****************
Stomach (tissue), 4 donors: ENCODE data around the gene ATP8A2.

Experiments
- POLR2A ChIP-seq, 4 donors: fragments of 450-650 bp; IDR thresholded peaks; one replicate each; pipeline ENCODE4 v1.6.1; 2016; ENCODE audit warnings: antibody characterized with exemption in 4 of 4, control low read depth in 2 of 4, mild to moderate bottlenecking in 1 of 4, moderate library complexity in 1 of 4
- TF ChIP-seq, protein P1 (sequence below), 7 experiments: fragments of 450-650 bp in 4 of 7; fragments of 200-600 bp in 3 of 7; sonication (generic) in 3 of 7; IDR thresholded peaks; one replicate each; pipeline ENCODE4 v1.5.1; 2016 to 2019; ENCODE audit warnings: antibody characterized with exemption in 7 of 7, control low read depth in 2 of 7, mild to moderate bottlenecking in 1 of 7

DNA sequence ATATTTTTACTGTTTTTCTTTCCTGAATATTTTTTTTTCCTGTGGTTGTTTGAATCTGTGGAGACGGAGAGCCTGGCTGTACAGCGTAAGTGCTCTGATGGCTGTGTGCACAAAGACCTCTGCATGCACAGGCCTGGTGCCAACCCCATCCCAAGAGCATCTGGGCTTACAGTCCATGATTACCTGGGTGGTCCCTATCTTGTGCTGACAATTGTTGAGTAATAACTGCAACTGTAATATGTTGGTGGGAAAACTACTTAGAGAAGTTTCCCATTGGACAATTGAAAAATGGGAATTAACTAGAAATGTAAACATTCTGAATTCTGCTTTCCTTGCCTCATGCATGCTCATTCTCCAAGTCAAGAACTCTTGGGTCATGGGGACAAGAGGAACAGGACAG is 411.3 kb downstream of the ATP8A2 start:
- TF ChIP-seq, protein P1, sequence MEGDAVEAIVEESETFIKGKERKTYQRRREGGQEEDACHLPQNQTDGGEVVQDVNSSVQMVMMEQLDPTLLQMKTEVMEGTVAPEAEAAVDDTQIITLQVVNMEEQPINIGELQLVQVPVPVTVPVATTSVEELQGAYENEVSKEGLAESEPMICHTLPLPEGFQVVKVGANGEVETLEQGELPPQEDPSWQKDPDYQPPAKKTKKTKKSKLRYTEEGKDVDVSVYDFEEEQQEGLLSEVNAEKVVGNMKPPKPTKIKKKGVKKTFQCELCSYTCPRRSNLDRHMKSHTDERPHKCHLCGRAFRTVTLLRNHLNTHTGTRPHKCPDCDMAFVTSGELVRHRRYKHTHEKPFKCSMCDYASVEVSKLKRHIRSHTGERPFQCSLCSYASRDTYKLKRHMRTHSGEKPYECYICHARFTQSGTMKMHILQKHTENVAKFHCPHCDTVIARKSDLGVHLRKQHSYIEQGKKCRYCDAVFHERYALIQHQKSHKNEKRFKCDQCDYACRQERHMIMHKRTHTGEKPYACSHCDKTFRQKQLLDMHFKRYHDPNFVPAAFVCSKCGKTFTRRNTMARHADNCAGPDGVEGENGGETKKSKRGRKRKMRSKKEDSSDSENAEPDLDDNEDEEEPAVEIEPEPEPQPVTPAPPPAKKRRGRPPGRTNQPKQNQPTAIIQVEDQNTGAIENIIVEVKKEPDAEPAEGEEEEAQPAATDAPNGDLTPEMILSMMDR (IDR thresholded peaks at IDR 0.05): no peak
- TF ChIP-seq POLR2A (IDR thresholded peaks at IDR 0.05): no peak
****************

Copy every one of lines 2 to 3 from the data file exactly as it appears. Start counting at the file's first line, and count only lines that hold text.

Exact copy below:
Experiments
- POLR2A ChIP-seq, 4 donors: fragments of 450-650 bp; IDR thresholded peaks; one replicate each; pipeline ENCODE4 v1.6.1; 2016; ENCODE audit warnings: antibody characterized with exemption in 4 of 4, control low read depth in 2 of 4, mild to moderate bottlenecking in 1 of 4, moderate library complexity in 1 of 4